Peter Singer states that “if it is in our power to prevent something bad from happening, without thereby sacrificing anything of comparable moral importance, we ought, morally, to do it” (Singer, 1972). I believe Peter Singer has a desire to alter one’s view on the issues that are present at hand. The underlying issue that requires immediate attention is moral. “The unabridged way we look at moral issues – our moral conceptual scheme- needs to be altered, and with it, the way of life that has come to be taken for granted in our society” (Singer, 1972). The major issue, however, is the persuasion to take action against the starvation in Bengal; granted at the time; it was “the lastest and most acute of a series of major emergencies in various parts of the world” (Singer, 1972). Singer does not mixed words on his stance on the matter. He negated the route of being neutral. Paul Singer argued for the moral high ground, “we out to be preventing as much suffering as we can without sacrificing something else of comparable moral importance” (Singer, 1972).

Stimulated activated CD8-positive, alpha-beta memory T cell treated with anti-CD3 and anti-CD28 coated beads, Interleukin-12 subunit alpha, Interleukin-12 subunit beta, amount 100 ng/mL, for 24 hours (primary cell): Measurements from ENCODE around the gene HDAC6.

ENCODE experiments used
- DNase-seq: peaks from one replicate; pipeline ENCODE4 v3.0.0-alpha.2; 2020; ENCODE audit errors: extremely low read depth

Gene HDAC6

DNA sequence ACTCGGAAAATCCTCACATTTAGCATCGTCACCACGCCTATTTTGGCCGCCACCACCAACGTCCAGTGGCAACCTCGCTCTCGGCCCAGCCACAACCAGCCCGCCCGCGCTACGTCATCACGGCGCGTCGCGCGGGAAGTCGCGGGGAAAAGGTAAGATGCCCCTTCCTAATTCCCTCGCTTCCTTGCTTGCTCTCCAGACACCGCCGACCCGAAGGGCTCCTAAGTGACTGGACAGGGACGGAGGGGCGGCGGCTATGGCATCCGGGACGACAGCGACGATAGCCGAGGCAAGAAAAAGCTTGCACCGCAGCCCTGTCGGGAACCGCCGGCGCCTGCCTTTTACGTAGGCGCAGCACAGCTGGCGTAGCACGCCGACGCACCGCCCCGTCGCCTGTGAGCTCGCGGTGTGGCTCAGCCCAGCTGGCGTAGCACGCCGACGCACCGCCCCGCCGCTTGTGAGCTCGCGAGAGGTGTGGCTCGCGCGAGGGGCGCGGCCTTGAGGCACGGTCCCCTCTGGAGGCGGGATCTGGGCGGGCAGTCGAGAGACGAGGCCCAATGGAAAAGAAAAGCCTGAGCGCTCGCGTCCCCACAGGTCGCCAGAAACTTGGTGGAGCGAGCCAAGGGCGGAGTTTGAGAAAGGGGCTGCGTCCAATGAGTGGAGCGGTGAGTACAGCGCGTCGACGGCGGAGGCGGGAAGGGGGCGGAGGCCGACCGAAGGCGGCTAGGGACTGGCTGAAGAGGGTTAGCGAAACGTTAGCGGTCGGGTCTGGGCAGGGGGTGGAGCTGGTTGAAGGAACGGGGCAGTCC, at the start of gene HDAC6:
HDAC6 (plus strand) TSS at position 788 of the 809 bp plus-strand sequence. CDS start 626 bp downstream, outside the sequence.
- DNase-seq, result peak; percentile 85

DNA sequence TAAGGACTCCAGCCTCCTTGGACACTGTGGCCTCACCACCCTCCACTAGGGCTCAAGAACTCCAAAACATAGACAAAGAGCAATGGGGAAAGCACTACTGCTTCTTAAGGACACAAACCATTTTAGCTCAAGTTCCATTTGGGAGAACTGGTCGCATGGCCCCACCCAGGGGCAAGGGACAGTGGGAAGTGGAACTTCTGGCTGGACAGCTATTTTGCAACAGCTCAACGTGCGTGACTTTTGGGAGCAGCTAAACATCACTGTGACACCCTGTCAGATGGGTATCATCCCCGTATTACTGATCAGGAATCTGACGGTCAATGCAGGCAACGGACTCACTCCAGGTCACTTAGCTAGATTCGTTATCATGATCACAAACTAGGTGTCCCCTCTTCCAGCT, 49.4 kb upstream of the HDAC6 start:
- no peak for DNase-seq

Singer’s position is simply “suffering and death from lack of food, shelter, and medical care are bad” (Singer, 1972). No matter how one draws this conclusion, the statement is true. Some may agree and others may disagree, but it is impossible to dispute. Paul Singer reiterates the responsibility an individual has to sacrifice anything to possibly prevent bad things from happening; “without causing anything else comparably bad to happen, or doing something that is wrong in itself, or failing to promote some moral good, comparable in significance to the bad thing that we can prevent” (Singer, 1972).
Singer addresses objections to his conclusion. What about the distance between the action and the aid one could provide? “If we accept any principle of impartiality, universalizability, equality, or whatever, we cannot discriminate against someone merely because he is far away from us (or we are far away from...
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